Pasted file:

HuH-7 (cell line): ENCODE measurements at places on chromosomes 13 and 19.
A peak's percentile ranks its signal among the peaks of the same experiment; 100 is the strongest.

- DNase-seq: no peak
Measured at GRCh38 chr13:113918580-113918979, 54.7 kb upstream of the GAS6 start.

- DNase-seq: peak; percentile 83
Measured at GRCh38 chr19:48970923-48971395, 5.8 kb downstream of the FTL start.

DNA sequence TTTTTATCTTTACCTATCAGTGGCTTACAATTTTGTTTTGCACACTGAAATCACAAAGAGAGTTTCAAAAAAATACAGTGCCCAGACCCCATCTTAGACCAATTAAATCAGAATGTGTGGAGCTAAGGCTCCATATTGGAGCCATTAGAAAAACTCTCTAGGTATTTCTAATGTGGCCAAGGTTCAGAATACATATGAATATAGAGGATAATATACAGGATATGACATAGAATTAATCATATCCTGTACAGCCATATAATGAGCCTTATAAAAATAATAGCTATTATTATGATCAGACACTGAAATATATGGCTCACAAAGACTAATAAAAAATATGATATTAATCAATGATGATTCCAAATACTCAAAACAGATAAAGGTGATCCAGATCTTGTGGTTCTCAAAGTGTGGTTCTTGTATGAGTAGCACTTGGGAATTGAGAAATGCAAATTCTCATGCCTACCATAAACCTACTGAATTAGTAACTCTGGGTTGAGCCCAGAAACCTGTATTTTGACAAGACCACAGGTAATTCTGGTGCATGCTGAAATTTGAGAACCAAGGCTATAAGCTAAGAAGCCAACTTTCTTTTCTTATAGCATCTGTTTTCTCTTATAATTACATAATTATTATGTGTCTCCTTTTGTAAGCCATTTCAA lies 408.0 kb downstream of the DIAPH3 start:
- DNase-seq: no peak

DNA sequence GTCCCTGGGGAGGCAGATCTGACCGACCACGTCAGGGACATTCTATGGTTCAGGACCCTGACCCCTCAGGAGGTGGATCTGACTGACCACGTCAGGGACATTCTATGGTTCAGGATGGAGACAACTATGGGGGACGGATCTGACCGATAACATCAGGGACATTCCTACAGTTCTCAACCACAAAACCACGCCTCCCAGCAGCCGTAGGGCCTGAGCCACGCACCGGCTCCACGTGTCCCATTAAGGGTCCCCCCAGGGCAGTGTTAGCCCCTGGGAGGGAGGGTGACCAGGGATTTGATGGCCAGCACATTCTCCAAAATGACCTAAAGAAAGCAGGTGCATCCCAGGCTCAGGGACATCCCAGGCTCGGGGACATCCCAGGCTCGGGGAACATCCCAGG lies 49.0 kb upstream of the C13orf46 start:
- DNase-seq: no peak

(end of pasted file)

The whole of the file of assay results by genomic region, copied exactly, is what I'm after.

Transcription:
HuH-7 (cell line): ENCODE measurements at places on chromosomes 13 and 19.
A peak's percentile ranks its signal among the peaks of the same experiment; 100 is the strongest.

- DNase-seq: no peak
Measured at GRCh38 chr13:113918580-113918979, 54.7 kb upstream of the GAS6 start.

- DNase-seq: peak; percentile 83
Measured at GRCh38 chr19:48970923-48971395, 5.8 kb downstream of the FTL start.

DNA sequence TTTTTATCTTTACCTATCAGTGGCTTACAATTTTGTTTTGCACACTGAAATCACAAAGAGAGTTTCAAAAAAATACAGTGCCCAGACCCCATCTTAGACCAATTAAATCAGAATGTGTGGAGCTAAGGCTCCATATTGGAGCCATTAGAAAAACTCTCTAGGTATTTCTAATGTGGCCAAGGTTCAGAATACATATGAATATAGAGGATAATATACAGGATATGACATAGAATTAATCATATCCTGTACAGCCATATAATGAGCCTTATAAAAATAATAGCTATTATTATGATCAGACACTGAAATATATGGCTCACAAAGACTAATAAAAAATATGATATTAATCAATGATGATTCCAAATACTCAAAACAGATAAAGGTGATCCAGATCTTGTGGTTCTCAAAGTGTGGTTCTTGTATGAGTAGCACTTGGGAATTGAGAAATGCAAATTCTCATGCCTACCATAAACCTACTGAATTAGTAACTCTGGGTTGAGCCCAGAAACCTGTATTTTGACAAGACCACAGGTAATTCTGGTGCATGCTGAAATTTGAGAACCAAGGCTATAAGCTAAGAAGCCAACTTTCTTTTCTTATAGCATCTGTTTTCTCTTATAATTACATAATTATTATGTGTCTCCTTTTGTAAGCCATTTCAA lies 408.0 kb downstream of the DIAPH3 start:
- DNase-seq: no peak

DNA sequence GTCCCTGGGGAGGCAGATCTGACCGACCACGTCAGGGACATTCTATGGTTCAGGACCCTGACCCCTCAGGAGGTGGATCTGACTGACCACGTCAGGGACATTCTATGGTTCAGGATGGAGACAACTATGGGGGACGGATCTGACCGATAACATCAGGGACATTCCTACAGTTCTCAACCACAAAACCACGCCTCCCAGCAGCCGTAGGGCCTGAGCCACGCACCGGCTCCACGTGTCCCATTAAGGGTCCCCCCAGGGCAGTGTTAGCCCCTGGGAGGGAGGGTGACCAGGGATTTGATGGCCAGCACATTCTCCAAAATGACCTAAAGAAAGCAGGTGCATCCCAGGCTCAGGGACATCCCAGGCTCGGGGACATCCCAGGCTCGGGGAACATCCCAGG lies 49.0 kb upstream of the C13orf46 start:
- DNase-seq: no peak